6. Do the UNIDROIT Principles provide the hardship as legal basis to justify the non-performance of the contract?

According to the Article 6.2.2 of the UNIDROIT Principles, there is hardship where the occurrence of events fundamentally alters the equilibrium of the contract either because the cost of a party’s performance has increased or because the value of the performance a party receives has diminished, and (1) the events occur or become known to the disadvantaged party after the conclusion of the contract; (2) the events could not reasonably have been taken into account by the disadvantaged party at the time of the conclusion of the contract; (3) the events are beyond the control of the disadvantaged party; and (4) the risk of the events was not assumed by the disadvantaged party.[14]

Under the UNIDROIT Principles, the concept of hardship is relevant with regard to performances which are going to be rendered. For instance, the coronavirus can be invoked as an exonerating cause invoking the hardship, subject to the following conditions:
– The contract whose execution is likely to be affected by the spread of COVID-19 was concluded before the establishment of the pandemic state;
– The pandemic could not be foreseen at the time of the conclusion of the contract;
– The debtor of the obligation that became excessively burdensome did not take the risk in this regard, and
– The debtor of the obligation becoming excessively burdensome tried to negotiate the adaptation of the contract.

When observing the various intricacies of the force majeure and the hardship which may be associated with coronavirus, it is interesting to look back at the jurisprudence following the SARS outbreak in 2003 which had adverse effects comparable with coronavirus. Hence, in the Notice issued by the Supreme People’s Court in the Republic of China, it has been stated that the contracts affected by SARS shall be dealt with on the ground of either hardship or force majeure.

Conclusion

In case of non-performance of international commercial contracts, including the international sale of goods, the coronavirus outbreak can be invoked as an exonerating cause by the faulting Party (either as force majeure or hardship) subject to certain conditions explained above. Even though the CISG does not expressly provide the force majeure, we consider that it can be assimilated to the impediment provided by the Article 79 of CISG which is defined in a way that mirrors the definition provided by the Article 7.1.7 of the UNIDROIT Principles with regard to the force majeure.

In our view, the development of the international jurisprudence in the present context is likely to be underpinned by the judicial practice established during comparable outbreaks from the past, such as SARS, 1918 flu pandemic and Ebola.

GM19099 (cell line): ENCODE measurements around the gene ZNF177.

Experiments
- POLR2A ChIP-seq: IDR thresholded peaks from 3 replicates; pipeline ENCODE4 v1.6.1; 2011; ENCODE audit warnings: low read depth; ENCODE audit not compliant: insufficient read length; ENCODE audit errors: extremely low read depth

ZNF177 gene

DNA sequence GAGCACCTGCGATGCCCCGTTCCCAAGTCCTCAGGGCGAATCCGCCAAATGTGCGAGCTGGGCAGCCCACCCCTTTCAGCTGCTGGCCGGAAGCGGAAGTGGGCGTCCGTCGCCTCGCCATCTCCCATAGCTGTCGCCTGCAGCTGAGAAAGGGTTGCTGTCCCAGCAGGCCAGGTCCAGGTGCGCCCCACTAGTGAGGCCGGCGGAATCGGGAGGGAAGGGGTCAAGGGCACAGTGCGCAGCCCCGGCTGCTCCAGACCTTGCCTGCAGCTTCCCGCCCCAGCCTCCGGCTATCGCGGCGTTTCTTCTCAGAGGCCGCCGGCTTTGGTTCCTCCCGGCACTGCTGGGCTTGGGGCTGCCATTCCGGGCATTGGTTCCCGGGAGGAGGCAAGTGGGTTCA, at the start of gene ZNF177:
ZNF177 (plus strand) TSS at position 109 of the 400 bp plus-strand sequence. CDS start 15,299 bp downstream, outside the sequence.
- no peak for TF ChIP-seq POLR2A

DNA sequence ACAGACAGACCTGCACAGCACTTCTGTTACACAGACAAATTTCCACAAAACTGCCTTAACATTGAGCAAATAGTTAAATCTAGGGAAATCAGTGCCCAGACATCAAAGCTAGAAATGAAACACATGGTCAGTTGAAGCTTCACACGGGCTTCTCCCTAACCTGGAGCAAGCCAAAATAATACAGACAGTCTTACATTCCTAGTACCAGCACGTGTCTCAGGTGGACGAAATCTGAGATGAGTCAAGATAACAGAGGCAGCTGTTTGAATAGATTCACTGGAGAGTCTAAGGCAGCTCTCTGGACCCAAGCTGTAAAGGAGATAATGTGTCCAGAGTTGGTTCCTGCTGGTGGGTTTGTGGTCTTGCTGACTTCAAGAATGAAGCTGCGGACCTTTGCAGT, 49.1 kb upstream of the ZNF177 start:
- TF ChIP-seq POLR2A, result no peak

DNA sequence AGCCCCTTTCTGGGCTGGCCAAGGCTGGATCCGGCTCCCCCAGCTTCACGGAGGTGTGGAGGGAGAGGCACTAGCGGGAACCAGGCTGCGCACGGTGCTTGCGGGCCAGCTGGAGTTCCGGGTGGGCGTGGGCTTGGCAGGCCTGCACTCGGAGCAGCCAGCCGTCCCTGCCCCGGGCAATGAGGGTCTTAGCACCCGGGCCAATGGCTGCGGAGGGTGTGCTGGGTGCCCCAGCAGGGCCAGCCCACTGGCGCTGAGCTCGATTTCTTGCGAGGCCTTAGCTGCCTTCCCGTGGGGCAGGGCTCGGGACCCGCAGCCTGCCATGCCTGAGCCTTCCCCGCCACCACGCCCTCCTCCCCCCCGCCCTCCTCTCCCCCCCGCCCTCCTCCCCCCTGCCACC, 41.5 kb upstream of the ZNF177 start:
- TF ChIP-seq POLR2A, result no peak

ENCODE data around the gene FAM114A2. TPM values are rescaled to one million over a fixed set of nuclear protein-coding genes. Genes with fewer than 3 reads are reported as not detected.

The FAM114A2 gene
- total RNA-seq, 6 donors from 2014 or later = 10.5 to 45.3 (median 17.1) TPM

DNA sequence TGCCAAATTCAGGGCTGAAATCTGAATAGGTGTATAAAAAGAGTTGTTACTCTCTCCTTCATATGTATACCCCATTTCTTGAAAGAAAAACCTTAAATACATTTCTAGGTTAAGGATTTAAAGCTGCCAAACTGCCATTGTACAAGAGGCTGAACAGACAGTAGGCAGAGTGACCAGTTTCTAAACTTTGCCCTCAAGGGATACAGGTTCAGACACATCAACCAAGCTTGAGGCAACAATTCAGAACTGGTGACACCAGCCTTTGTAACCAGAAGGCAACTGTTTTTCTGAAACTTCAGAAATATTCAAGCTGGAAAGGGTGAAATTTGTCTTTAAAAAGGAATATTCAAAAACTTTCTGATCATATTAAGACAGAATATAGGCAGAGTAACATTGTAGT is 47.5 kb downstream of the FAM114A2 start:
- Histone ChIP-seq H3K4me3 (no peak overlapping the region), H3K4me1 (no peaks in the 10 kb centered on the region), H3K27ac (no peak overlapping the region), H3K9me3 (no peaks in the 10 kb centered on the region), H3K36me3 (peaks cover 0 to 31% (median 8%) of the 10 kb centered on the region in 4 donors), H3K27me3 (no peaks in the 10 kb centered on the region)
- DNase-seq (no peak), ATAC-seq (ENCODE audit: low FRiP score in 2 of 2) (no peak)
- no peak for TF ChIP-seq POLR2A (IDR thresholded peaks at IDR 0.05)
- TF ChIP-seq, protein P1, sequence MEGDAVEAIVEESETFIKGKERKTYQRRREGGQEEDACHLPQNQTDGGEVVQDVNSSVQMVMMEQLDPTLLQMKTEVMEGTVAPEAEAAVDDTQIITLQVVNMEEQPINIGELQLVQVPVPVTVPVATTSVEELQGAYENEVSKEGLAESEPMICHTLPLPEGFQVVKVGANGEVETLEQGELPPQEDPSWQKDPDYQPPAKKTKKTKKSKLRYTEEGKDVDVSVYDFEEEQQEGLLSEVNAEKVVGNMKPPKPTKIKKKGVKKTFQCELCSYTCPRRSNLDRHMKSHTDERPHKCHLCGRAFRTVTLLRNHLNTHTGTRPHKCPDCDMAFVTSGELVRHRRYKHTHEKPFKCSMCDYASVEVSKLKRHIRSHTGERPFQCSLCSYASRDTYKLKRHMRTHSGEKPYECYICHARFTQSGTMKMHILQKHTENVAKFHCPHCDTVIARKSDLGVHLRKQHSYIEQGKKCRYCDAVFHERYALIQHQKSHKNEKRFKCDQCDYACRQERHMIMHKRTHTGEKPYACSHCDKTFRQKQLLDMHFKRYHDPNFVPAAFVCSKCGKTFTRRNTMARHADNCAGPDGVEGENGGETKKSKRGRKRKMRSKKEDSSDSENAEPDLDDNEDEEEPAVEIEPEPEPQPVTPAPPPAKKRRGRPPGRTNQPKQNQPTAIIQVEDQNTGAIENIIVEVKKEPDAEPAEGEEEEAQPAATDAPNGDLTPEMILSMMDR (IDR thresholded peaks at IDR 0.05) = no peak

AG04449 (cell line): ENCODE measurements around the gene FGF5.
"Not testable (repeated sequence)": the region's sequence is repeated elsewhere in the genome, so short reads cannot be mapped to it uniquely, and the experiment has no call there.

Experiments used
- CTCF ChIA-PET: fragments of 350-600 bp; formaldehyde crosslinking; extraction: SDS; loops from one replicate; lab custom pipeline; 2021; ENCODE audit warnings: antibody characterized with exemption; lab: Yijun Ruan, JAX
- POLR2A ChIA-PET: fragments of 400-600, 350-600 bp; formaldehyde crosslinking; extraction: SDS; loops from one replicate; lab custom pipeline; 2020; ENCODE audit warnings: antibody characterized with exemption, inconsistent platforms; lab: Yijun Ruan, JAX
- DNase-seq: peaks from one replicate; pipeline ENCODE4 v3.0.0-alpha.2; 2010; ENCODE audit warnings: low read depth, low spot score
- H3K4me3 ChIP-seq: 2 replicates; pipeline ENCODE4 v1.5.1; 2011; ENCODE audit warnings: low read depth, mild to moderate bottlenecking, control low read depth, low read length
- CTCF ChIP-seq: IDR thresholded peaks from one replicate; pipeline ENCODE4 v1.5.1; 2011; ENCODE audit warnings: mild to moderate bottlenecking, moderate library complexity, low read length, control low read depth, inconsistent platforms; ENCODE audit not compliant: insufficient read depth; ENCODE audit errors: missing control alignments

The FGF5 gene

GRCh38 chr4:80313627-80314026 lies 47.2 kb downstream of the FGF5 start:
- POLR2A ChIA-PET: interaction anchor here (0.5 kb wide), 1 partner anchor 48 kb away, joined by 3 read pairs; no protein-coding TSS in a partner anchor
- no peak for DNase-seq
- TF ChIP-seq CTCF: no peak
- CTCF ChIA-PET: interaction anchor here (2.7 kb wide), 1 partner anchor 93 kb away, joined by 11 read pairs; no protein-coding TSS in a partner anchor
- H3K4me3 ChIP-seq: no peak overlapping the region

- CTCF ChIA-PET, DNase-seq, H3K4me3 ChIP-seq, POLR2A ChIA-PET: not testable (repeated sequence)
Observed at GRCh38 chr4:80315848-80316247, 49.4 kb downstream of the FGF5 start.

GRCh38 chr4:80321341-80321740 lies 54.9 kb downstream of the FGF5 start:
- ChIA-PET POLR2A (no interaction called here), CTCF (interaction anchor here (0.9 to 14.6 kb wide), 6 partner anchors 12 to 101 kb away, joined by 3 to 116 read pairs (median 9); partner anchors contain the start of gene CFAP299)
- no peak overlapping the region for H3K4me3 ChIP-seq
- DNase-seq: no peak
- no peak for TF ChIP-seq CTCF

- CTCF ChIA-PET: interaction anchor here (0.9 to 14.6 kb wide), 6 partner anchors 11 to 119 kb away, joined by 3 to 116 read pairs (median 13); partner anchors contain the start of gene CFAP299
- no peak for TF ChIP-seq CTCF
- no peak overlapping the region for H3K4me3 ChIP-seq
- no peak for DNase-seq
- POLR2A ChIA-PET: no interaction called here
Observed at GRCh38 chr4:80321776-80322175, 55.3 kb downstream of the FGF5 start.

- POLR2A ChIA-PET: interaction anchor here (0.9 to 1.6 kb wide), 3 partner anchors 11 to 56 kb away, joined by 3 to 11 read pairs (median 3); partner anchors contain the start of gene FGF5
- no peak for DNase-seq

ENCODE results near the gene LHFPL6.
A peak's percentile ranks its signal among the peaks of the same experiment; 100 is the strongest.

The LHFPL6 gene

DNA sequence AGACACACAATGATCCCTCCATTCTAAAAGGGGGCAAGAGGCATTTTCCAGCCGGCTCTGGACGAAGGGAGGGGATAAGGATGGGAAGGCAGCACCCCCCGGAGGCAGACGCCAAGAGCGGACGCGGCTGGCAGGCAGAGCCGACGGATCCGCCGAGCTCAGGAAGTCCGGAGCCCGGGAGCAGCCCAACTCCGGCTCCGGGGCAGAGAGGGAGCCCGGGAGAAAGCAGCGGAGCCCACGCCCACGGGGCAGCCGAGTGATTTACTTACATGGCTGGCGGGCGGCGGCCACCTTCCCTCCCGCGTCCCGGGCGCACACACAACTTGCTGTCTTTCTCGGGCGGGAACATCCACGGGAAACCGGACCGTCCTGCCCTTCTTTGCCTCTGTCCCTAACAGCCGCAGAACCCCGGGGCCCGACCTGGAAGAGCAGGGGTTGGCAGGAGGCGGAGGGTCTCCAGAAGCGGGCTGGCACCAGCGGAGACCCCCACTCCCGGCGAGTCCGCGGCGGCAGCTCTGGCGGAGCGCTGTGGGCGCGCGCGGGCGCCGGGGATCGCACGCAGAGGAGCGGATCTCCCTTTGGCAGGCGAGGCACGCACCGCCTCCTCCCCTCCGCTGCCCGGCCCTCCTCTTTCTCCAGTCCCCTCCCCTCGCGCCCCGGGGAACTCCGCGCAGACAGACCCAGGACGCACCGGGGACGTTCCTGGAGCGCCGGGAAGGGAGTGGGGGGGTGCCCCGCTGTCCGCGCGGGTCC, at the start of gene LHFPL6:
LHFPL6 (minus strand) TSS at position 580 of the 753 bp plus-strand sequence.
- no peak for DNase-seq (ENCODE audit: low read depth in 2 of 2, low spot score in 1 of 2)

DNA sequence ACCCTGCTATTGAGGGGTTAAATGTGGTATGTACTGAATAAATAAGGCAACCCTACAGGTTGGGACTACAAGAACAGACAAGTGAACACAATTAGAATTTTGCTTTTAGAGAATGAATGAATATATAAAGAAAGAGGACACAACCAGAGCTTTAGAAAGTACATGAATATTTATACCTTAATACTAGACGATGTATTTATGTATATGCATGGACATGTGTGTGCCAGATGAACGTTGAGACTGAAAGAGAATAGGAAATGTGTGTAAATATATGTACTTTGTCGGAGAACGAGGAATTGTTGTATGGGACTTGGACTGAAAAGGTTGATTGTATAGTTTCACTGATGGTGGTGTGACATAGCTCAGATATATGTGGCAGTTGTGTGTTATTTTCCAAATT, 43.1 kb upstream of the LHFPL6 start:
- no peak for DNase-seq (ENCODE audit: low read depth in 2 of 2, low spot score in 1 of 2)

[1] Available here.
[2] Article 79 (1) of the United Nations Convention on Contract for the International Sale of Goods (CISG).
[3] Article 79 (3) of the United Nations Convention on Contract for the International Sale of Goods (CISG).
[4] Article 79 (4) of the United Nations Convention on Contract for the International Sale of Goods (CISG).
[5] Article 79 (5) of the United Nations Convention on Contract for the International Sale of Goods (CISG).
[6] Article 77 of the United Nations Convention on Contract for the International Sale of Goods (CISG).
[7] Arbitration Award of 5 March 2005, rendered by China International Economic and Trade Arbitration Commission
[8] Article 7.1.7 (2) of the UNIDROIT Principles on International Commercial Contract 2016.
[9] Article 7.1.7 (3) of the UNIDROIT Principles on International Commercial Contract 2016.
[10] Article 7.1.7 (4) of the UNIDROIT Principles on International Commercial Contract 2016.
[11] See Comment 2 to the Article 7.1 of the UNIDROIT Principles on International Commercial Contracts 2016 – “Effects of force majeure on the rights and duties of the parties”
[12] Available here.
[13] “Notice on Handling the Trial and Enforcement of People’s Courts during the Prevention and Control of Severe Acute Respiratory Syndromes (Fa [2003] No. 72, abolished in 2013, “Notice No. 72”), issued on June 11th, 2003, by the Supreme People’s Court of China.
[14] Article 6.2.2 of the UNIDROIT Principles on International Commercial Contract 2016.


Iris Cristofor, Partner CRISTOFOR VLADU & ASOCIATII SCA
Casiana Dusa, Senior Associate CRISTOFOR VLADU & ASOCIATII SCA

Related posts